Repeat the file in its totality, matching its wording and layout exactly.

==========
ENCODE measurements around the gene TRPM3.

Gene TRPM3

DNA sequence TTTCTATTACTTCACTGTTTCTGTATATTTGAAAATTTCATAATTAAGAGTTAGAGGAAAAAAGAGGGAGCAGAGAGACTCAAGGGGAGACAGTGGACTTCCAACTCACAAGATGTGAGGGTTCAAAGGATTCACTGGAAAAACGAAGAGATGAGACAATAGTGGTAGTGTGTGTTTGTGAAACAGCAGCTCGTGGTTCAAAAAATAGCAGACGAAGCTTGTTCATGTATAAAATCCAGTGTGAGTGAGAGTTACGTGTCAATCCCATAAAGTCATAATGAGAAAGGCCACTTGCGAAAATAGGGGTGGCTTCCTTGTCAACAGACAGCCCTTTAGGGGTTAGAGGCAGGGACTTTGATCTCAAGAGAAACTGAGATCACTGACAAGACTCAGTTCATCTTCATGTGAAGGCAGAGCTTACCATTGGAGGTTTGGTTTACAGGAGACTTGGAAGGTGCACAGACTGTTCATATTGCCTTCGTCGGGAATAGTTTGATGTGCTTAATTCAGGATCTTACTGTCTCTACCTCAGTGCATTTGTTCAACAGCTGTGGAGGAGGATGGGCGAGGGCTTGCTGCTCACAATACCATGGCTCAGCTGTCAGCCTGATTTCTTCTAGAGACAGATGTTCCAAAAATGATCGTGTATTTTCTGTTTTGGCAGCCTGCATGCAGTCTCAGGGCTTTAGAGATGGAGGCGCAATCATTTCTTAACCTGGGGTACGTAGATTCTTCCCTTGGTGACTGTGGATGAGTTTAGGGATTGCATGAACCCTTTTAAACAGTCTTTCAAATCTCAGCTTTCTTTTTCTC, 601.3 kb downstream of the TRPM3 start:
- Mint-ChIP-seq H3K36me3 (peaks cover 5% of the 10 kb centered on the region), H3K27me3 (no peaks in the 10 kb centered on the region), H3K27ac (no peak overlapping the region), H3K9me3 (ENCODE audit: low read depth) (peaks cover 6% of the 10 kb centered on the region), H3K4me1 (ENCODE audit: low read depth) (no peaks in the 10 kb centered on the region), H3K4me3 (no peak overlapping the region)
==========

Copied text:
ENCODE measurements around the gene TRPM3.

Gene TRPM3

DNA sequence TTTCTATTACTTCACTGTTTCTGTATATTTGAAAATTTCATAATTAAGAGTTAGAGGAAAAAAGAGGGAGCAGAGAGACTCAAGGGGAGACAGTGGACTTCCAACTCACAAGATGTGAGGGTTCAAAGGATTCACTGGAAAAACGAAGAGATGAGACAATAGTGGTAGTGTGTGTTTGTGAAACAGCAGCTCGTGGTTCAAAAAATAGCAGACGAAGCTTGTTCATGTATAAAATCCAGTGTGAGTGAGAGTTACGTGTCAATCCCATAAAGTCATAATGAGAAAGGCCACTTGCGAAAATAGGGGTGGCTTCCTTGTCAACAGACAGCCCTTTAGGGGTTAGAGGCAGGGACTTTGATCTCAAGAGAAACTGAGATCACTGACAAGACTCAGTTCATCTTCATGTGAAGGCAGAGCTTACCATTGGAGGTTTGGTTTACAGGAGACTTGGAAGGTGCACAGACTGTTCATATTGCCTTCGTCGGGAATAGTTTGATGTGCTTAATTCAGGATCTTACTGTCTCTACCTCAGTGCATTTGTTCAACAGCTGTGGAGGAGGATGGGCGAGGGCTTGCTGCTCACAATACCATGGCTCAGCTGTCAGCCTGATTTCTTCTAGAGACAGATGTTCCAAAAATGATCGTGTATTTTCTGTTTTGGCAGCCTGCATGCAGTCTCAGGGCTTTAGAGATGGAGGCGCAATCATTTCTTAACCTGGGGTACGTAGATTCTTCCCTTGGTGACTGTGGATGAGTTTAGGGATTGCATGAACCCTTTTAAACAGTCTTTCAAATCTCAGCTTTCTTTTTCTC, 601.3 kb downstream of the TRPM3 start:
- Mint-ChIP-seq H3K36me3 (peaks cover 5% of the 10 kb centered on the region), H3K27me3 (no peaks in the 10 kb centered on the region), H3K27ac (no peak overlapping the region), H3K9me3 (ENCODE audit: low read depth) (peaks cover 6% of the 10 kb centered on the region), H3K4me1 (ENCODE audit: low read depth) (no peaks in the 10 kb centered on the region), H3K4me3 (no peak overlapping the region)